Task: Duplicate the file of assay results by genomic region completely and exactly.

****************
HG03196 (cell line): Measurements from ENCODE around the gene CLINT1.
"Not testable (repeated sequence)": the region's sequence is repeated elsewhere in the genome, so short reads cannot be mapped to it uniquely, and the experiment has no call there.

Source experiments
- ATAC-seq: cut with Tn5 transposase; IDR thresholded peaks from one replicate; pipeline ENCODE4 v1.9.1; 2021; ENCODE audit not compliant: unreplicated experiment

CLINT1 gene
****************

HG03196 (cell line): Measurements from ENCODE around the gene CLINT1.
"Not testable (repeated sequence)": the region's sequence is repeated elsewhere in the genome, so short reads cannot be mapped to it uniquely, and the experiment has no call there.

Source experiments
- ATAC-seq: cut with Tn5 transposase; IDR thresholded peaks from one replicate; pipeline ENCODE4 v1.9.1; 2021; ENCODE audit not compliant: unreplicated experiment

CLINT1 gene